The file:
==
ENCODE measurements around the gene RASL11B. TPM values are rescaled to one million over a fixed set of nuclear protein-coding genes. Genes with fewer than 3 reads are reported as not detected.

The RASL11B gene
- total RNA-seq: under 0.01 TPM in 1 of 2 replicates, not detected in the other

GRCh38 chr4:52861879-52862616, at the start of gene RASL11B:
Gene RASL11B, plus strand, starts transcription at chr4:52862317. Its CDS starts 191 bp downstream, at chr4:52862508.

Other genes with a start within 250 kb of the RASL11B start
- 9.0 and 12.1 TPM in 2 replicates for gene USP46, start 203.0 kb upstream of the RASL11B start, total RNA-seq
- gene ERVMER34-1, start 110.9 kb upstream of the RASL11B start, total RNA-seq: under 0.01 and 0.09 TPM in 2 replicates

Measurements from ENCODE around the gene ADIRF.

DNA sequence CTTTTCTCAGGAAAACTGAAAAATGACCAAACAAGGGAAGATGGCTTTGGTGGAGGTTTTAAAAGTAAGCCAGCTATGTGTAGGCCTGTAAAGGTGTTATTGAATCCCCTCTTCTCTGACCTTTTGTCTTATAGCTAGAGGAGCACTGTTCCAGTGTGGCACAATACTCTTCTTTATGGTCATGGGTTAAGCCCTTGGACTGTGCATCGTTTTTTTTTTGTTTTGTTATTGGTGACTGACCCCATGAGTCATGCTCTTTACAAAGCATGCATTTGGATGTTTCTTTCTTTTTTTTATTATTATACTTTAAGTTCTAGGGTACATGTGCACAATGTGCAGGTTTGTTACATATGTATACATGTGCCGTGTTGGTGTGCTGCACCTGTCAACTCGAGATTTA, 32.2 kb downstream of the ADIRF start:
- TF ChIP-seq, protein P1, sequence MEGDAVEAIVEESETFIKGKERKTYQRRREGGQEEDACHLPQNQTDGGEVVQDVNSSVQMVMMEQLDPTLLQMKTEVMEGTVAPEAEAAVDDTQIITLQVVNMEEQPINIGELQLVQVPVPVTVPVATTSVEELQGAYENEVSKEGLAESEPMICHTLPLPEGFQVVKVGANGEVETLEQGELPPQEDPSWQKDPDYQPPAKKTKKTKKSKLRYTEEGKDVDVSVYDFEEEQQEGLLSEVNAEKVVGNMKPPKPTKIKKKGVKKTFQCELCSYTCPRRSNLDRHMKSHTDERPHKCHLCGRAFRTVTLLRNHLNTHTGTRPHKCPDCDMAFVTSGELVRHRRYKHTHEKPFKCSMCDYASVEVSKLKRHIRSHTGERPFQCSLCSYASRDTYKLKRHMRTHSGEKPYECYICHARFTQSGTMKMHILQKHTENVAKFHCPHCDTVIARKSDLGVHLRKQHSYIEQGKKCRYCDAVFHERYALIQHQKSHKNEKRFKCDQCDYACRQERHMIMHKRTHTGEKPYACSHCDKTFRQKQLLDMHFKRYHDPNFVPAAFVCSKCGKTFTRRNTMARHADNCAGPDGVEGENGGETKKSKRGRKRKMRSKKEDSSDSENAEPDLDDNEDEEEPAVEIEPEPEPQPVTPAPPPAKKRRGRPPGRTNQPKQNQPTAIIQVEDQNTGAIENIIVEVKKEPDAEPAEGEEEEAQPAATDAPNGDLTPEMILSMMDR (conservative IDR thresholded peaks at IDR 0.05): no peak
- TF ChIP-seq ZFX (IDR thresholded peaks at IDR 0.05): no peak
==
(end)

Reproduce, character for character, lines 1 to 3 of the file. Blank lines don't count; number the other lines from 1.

ENCODE measurements around the gene RASL11B. TPM values are rescaled to one million over a fixed set of nuclear protein-coding genes. Genes with fewer than 3 reads are reported as not detected.

The RASL11B gene
- total RNA-seq: under 0.01 TPM in 1 of 2 replicates, not detected in the other